The United States is a nation with over 320 million citizens, citizens who encompass countless ethnicities, speak over 350 languages, follow faiths from every corner of the world, and enjoy lifestyles everywhere from the urban epicenter of Manhattan to regions of Alaska not accessible by roads. This extensive diversity corresponds with a plethora of contrasting perspectives and needs which are impossible to express with only two major political ideologies. The rigidity of the two-party system currently prevents it from mirroring the wide array of interests of US citizens. Instead, the Democratic and Republican parties primarily occupy themselves with the task of reaffirming their own power.  Not only do the two major parties use their prominence to squash the success of other parties, regardless of their potential to improve the nation, but these parties also capitalize on their perceived invincibility by prioritizing their personal agendas above their Constitutional duties.  The most glaring current example of this is Republican senators’ refusal to consider President Obama’s appointee for the vacancy in the Supreme Court, Merrick Garland. It is no secret that the hope for a Republican presidential victory, and thus a more conservative Supreme Court appointee, motivated this tactic.  It is a shame that US citizens continuously cast votes that reinforce the power of the two major parties and ultimately condone this neglect of duty.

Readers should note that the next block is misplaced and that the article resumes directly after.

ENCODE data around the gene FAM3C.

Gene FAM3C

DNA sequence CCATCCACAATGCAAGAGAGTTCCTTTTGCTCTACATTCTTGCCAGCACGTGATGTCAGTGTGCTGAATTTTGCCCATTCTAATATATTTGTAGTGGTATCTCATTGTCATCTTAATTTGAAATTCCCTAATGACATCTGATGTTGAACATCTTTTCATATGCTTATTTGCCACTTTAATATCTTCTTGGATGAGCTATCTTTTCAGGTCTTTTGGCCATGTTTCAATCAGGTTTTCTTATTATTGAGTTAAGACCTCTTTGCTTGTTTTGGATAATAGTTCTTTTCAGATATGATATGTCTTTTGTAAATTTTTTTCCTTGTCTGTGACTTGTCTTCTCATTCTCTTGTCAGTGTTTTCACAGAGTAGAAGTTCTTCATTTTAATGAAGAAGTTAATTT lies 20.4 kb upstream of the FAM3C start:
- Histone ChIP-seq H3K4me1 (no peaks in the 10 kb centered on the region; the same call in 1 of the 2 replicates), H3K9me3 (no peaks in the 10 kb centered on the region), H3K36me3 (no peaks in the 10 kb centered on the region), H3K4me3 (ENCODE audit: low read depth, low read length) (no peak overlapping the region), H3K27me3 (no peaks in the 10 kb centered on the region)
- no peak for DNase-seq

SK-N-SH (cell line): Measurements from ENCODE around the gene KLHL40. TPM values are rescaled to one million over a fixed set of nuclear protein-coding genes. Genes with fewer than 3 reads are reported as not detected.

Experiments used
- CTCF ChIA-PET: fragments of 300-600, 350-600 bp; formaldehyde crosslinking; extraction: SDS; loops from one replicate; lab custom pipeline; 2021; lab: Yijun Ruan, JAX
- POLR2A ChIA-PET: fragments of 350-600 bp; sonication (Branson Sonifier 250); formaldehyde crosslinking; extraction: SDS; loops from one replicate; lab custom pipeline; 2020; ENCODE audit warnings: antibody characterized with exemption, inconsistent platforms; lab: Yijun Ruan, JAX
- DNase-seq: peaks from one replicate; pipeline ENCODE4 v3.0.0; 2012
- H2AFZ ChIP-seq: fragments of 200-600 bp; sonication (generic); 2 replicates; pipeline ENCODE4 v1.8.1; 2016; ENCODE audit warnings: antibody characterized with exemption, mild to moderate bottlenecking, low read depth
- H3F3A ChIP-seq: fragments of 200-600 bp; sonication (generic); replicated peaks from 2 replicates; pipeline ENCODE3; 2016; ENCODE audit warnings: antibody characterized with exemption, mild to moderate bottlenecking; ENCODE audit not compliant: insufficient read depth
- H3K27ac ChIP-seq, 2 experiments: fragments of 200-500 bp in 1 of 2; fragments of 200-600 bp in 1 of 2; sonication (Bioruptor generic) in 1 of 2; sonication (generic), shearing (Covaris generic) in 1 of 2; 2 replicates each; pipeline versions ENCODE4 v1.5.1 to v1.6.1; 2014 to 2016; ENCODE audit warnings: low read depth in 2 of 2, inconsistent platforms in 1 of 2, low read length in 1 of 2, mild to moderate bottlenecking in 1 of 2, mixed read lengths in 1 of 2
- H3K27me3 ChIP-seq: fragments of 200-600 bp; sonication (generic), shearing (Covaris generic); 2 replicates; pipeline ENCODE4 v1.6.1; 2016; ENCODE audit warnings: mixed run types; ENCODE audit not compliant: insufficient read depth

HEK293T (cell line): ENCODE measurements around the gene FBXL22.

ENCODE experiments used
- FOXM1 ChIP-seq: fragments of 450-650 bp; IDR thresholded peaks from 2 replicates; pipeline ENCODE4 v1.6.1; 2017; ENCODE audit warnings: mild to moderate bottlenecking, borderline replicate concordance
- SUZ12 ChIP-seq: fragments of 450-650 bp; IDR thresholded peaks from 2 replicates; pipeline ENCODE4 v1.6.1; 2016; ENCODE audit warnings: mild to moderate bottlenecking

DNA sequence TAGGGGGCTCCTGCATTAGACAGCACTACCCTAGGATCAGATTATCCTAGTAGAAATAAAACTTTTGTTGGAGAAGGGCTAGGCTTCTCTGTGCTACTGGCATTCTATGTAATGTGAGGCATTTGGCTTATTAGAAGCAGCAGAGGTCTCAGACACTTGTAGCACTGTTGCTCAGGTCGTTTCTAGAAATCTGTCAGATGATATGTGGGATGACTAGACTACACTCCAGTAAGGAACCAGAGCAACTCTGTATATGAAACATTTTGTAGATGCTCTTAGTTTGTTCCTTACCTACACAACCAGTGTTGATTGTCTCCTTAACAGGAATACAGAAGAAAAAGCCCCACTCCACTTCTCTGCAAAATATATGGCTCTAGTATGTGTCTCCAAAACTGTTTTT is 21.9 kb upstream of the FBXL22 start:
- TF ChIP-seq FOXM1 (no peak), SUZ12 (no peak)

In a clear conflict of interest, the Commission on Presidential Debates receives its funding from the Democratic and Republican parties.